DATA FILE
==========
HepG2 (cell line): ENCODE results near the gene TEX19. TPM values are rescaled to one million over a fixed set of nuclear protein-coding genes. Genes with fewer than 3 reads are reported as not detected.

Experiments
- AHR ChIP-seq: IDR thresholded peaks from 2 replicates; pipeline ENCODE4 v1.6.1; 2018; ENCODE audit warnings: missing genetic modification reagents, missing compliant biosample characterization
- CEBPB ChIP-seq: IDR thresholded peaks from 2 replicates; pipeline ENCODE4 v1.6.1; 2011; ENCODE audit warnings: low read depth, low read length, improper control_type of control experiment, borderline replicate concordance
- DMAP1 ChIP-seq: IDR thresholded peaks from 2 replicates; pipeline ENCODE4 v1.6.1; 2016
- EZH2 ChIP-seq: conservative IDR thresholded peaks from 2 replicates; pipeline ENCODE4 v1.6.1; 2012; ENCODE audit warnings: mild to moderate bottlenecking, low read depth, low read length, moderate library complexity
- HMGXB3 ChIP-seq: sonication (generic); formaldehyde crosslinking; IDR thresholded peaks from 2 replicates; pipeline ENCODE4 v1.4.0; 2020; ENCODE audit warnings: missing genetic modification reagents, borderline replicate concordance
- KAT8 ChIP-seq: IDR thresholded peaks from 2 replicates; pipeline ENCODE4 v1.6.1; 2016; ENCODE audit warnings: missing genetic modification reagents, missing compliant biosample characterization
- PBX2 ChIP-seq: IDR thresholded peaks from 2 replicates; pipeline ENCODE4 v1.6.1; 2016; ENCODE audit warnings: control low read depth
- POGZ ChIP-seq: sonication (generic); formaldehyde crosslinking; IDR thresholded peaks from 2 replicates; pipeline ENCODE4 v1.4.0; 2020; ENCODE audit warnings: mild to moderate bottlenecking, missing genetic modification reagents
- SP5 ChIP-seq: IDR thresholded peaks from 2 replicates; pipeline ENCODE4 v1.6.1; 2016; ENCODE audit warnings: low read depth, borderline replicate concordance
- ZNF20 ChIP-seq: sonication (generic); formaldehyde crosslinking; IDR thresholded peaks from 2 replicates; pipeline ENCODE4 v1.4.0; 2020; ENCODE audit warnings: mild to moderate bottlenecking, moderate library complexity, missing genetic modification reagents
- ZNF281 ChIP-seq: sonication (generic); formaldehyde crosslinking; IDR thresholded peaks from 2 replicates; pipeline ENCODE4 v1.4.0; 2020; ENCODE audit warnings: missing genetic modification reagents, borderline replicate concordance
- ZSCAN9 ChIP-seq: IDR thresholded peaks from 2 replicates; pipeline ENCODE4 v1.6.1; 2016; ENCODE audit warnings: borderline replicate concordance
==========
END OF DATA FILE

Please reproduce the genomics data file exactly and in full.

HepG2 (cell line): ENCODE results near the gene TEX19. TPM values are rescaled to one million over a fixed set of nuclear protein-coding genes. Genes with fewer than 3 reads are reported as not detected.

Experiments
- AHR ChIP-seq: IDR thresholded peaks from 2 replicates; pipeline ENCODE4 v1.6.1; 2018; ENCODE audit warnings: missing genetic modification reagents, missing compliant biosample characterization
- CEBPB ChIP-seq: IDR thresholded peaks from 2 replicates; pipeline ENCODE4 v1.6.1; 2011; ENCODE audit warnings: low read depth, low read length, improper control_type of control experiment, borderline replicate concordance
- DMAP1 ChIP-seq: IDR thresholded peaks from 2 replicates; pipeline ENCODE4 v1.6.1; 2016
- EZH2 ChIP-seq: conservative IDR thresholded peaks from 2 replicates; pipeline ENCODE4 v1.6.1; 2012; ENCODE audit warnings: mild to moderate bottlenecking, low read depth, low read length, moderate library complexity
- HMGXB3 ChIP-seq: sonication (generic); formaldehyde crosslinking; IDR thresholded peaks from 2 replicates; pipeline ENCODE4 v1.4.0; 2020; ENCODE audit warnings: missing genetic modification reagents, borderline replicate concordance
- KAT8 ChIP-seq: IDR thresholded peaks from 2 replicates; pipeline ENCODE4 v1.6.1; 2016; ENCODE audit warnings: missing genetic modification reagents, missing compliant biosample characterization
- PBX2 ChIP-seq: IDR thresholded peaks from 2 replicates; pipeline ENCODE4 v1.6.1; 2016; ENCODE audit warnings: control low read depth
- POGZ ChIP-seq: sonication (generic); formaldehyde crosslinking; IDR thresholded peaks from 2 replicates; pipeline ENCODE4 v1.4.0; 2020; ENCODE audit warnings: mild to moderate bottlenecking, missing genetic modification reagents
- SP5 ChIP-seq: IDR thresholded peaks from 2 replicates; pipeline ENCODE4 v1.6.1; 2016; ENCODE audit warnings: low read depth, borderline replicate concordance
- ZNF20 ChIP-seq: sonication (generic); formaldehyde crosslinking; IDR thresholded peaks from 2 replicates; pipeline ENCODE4 v1.4.0; 2020; ENCODE audit warnings: mild to moderate bottlenecking, moderate library complexity, missing genetic modification reagents
- ZNF281 ChIP-seq: sonication (generic); formaldehyde crosslinking; IDR thresholded peaks from 2 replicates; pipeline ENCODE4 v1.4.0; 2020; ENCODE audit warnings: missing genetic modification reagents, borderline replicate concordance
- ZSCAN9 ChIP-seq: IDR thresholded peaks from 2 replicates; pipeline ENCODE4 v1.6.1; 2016; ENCODE audit warnings: borderline replicate concordance